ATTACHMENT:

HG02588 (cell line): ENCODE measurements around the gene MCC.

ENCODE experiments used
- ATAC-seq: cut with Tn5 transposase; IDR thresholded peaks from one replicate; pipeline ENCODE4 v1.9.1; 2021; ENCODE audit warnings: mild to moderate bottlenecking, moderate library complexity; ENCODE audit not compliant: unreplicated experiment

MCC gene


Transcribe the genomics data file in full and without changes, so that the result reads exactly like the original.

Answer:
HG02588 (cell line): ENCODE measurements around the gene MCC.

ENCODE experiments used
- ATAC-seq: cut with Tn5 transposase; IDR thresholded peaks from one replicate; pipeline ENCODE4 v1.9.1; 2021; ENCODE audit warnings: mild to moderate bottlenecking, moderate library complexity; ENCODE audit not compliant: unreplicated experiment

MCC gene